A Small Minnesota Town Is About To Get The Nation’s First Public Satanic Temple Monument
Veterans Memorial Park in tiny Belle Plaine, Minn., is packed with remembrances for the town’s men and women in uniform. Soon, it will get one more: A solemn black cube holding an upturned helmet, its sides adorned with upside-down pentagrams.
The Satanic Temple announced Friday that it had received approval to install the monument, which is in production. Within a couple of months, it is expected to take its place alongside a flag-lined walkway, a marble plaque and a retired UH-1H Iroquois “Huey” helicopter positioned as if it is hovering above the ground.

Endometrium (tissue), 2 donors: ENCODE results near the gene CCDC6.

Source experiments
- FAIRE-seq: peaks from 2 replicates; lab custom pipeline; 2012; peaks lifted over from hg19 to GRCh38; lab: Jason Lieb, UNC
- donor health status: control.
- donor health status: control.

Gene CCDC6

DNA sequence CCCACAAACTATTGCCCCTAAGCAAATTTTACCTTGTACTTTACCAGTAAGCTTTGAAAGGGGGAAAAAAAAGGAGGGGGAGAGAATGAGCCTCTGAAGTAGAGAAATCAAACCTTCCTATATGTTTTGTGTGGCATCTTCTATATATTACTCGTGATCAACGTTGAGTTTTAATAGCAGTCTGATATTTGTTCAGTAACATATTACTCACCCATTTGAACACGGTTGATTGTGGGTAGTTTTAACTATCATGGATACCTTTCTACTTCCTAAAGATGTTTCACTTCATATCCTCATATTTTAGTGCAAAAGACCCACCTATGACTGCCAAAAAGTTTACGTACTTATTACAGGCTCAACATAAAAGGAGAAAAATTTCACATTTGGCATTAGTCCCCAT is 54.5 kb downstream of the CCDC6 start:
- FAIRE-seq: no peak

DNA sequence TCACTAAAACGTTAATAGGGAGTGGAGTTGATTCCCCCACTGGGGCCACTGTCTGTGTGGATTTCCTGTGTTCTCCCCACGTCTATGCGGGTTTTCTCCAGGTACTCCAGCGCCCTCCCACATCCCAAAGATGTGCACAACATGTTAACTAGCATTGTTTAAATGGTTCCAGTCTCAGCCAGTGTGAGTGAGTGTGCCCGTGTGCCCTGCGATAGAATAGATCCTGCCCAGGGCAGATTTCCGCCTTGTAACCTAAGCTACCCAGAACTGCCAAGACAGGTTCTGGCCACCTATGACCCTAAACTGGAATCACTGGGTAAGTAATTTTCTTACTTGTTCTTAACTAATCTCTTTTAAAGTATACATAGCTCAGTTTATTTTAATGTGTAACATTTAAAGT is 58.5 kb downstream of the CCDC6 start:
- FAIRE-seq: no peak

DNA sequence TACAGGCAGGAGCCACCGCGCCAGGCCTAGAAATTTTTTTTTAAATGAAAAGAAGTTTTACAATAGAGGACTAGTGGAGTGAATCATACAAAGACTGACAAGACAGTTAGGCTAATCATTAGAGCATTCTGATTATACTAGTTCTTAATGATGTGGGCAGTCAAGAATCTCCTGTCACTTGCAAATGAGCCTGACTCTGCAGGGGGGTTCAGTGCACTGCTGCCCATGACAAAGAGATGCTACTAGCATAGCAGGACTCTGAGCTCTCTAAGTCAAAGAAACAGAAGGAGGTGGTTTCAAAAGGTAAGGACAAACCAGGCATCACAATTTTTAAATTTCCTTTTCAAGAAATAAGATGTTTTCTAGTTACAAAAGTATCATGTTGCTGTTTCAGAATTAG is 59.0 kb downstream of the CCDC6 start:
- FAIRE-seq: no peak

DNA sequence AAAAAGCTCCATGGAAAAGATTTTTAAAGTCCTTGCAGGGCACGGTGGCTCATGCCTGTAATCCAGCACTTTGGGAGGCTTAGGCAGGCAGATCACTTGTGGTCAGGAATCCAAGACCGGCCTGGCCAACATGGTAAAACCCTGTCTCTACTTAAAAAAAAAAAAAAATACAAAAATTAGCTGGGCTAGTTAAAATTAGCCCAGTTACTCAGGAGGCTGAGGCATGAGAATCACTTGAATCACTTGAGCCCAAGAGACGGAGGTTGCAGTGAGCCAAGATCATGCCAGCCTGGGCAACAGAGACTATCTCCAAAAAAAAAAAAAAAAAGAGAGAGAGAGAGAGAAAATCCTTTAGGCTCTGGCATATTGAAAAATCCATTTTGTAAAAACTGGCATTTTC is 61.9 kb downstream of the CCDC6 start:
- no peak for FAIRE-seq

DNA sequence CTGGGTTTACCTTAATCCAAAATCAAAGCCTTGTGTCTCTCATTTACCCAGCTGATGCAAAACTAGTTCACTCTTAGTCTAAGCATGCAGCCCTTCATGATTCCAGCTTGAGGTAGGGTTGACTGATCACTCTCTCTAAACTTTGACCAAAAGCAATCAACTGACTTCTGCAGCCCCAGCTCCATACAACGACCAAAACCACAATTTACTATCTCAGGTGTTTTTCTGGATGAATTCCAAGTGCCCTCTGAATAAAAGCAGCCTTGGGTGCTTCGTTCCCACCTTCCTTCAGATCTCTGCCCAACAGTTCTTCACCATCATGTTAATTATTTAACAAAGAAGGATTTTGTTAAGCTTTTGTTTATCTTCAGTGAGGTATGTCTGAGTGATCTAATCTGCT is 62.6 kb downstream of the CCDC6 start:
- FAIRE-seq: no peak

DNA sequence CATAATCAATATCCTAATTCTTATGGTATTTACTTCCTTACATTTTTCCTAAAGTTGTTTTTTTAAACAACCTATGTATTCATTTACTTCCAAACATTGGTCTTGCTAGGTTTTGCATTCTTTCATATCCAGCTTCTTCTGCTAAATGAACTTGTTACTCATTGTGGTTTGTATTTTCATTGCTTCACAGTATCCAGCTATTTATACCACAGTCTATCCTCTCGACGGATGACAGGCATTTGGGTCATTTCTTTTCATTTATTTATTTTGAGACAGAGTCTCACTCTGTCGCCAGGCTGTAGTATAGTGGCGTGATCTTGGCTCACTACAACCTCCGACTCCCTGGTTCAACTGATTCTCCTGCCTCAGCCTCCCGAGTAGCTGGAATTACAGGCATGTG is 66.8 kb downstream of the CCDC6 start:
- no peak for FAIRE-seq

The approval of the monument brings a new twist to a long-running battle that began last summer, when someone put up a metal silhouette of an infantryman kneeling before a cross. A resident objected, calling it a religious symbol that violates the principle of the separation of church and state.
After months of acrimony, the city decided to make part of the park a “public forum,” open to virtually any group that wants to honor the town’s veterans. The Satanic Temple took them up on it.